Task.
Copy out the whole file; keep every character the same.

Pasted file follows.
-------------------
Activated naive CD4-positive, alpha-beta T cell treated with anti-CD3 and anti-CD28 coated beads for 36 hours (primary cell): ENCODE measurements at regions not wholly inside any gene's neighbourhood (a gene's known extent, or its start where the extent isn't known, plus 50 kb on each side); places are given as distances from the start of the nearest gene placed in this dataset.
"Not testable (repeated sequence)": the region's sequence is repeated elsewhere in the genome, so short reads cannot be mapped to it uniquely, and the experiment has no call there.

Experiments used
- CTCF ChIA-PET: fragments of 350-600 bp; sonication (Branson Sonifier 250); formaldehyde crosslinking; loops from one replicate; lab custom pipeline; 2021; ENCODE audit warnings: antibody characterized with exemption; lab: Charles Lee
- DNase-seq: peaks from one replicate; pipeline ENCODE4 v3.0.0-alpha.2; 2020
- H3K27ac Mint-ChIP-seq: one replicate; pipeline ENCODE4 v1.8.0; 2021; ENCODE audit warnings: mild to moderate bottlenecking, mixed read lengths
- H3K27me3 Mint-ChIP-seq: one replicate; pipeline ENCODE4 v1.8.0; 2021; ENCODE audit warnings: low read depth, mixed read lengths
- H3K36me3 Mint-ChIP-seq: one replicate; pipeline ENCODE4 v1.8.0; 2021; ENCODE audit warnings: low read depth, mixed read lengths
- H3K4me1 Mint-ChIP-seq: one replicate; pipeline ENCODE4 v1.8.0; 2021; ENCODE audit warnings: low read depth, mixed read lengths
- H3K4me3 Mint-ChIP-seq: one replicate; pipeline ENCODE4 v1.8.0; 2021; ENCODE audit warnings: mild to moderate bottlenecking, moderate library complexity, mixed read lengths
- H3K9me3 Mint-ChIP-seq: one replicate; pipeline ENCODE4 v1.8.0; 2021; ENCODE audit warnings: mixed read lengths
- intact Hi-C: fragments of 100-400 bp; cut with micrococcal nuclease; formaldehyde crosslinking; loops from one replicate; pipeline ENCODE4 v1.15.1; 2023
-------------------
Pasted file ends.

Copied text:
Activated naive CD4-positive, alpha-beta T cell treated with anti-CD3 and anti-CD28 coated beads for 36 hours (primary cell): ENCODE measurements at regions not wholly inside any gene's neighbourhood (a gene's known extent, or its start where the extent isn't known, plus 50 kb on each side); places are given as distances from the start of the nearest gene placed in this dataset.
"Not testable (repeated sequence)": the region's sequence is repeated elsewhere in the genome, so short reads cannot be mapped to it uniquely, and the experiment has no call there.

Experiments used
- CTCF ChIA-PET: fragments of 350-600 bp; sonication (Branson Sonifier 250); formaldehyde crosslinking; loops from one replicate; lab custom pipeline; 2021; ENCODE audit warnings: antibody characterized with exemption; lab: Charles Lee
- DNase-seq: peaks from one replicate; pipeline ENCODE4 v3.0.0-alpha.2; 2020
- H3K27ac Mint-ChIP-seq: one replicate; pipeline ENCODE4 v1.8.0; 2021; ENCODE audit warnings: mild to moderate bottlenecking, mixed read lengths
- H3K27me3 Mint-ChIP-seq: one replicate; pipeline ENCODE4 v1.8.0; 2021; ENCODE audit warnings: low read depth, mixed read lengths
- H3K36me3 Mint-ChIP-seq: one replicate; pipeline ENCODE4 v1.8.0; 2021; ENCODE audit warnings: low read depth, mixed read lengths
- H3K4me1 Mint-ChIP-seq: one replicate; pipeline ENCODE4 v1.8.0; 2021; ENCODE audit warnings: low read depth, mixed read lengths
- H3K4me3 Mint-ChIP-seq: one replicate; pipeline ENCODE4 v1.8.0; 2021; ENCODE audit warnings: mild to moderate bottlenecking, moderate library complexity, mixed read lengths
- H3K9me3 Mint-ChIP-seq: one replicate; pipeline ENCODE4 v1.8.0; 2021; ENCODE audit warnings: mixed read lengths
- intact Hi-C: fragments of 100-400 bp; cut with micrococcal nuclease; formaldehyde crosslinking; loops from one replicate; pipeline ENCODE4 v1.15.1; 2023